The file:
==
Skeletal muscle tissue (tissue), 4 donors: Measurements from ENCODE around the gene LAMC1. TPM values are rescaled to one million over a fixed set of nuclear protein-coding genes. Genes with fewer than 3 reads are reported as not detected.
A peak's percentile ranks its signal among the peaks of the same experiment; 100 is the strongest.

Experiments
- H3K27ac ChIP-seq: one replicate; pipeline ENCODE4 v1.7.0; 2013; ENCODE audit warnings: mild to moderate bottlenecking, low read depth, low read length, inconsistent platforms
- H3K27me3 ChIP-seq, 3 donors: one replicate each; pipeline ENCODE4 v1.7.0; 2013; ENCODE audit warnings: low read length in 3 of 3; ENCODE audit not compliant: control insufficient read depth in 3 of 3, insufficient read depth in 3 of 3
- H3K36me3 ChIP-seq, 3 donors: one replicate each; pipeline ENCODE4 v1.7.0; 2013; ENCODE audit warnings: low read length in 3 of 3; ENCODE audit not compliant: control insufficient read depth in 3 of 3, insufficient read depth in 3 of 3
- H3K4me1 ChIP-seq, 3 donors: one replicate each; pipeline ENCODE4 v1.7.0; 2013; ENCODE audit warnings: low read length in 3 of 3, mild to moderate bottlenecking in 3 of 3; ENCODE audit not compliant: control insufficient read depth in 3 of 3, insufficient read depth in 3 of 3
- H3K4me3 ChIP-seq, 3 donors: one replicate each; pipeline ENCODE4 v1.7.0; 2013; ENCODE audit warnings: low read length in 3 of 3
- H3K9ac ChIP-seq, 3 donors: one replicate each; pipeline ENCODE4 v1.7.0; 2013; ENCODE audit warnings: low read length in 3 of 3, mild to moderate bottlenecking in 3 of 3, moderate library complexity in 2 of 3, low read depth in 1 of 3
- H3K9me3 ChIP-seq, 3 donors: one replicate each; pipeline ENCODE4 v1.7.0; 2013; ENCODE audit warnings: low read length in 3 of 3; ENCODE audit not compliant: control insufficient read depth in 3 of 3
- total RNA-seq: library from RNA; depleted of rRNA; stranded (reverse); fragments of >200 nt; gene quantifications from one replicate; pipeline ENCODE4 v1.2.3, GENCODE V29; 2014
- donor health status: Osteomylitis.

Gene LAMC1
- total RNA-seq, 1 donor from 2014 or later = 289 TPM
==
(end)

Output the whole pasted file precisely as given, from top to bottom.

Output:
Skeletal muscle tissue (tissue), 4 donors: Measurements from ENCODE around the gene LAMC1. TPM values are rescaled to one million over a fixed set of nuclear protein-coding genes. Genes with fewer than 3 reads are reported as not detected.
A peak's percentile ranks its signal among the peaks of the same experiment; 100 is the strongest.

Experiments
- H3K27ac ChIP-seq: one replicate; pipeline ENCODE4 v1.7.0; 2013; ENCODE audit warnings: mild to moderate bottlenecking, low read depth, low read length, inconsistent platforms
- H3K27me3 ChIP-seq, 3 donors: one replicate each; pipeline ENCODE4 v1.7.0; 2013; ENCODE audit warnings: low read length in 3 of 3; ENCODE audit not compliant: control insufficient read depth in 3 of 3, insufficient read depth in 3 of 3
- H3K36me3 ChIP-seq, 3 donors: one replicate each; pipeline ENCODE4 v1.7.0; 2013; ENCODE audit warnings: low read length in 3 of 3; ENCODE audit not compliant: control insufficient read depth in 3 of 3, insufficient read depth in 3 of 3
- H3K4me1 ChIP-seq, 3 donors: one replicate each; pipeline ENCODE4 v1.7.0; 2013; ENCODE audit warnings: low read length in 3 of 3, mild to moderate bottlenecking in 3 of 3; ENCODE audit not compliant: control insufficient read depth in 3 of 3, insufficient read depth in 3 of 3
- H3K4me3 ChIP-seq, 3 donors: one replicate each; pipeline ENCODE4 v1.7.0; 2013; ENCODE audit warnings: low read length in 3 of 3
- H3K9ac ChIP-seq, 3 donors: one replicate each; pipeline ENCODE4 v1.7.0; 2013; ENCODE audit warnings: low read length in 3 of 3, mild to moderate bottlenecking in 3 of 3, moderate library complexity in 2 of 3, low read depth in 1 of 3
- H3K9me3 ChIP-seq, 3 donors: one replicate each; pipeline ENCODE4 v1.7.0; 2013; ENCODE audit warnings: low read length in 3 of 3; ENCODE audit not compliant: control insufficient read depth in 3 of 3
- total RNA-seq: library from RNA; depleted of rRNA; stranded (reverse); fragments of >200 nt; gene quantifications from one replicate; pipeline ENCODE4 v1.2.3, GENCODE V29; 2014
- donor health status: Osteomylitis.

Gene LAMC1
- total RNA-seq, 1 donor from 2014 or later = 289 TPM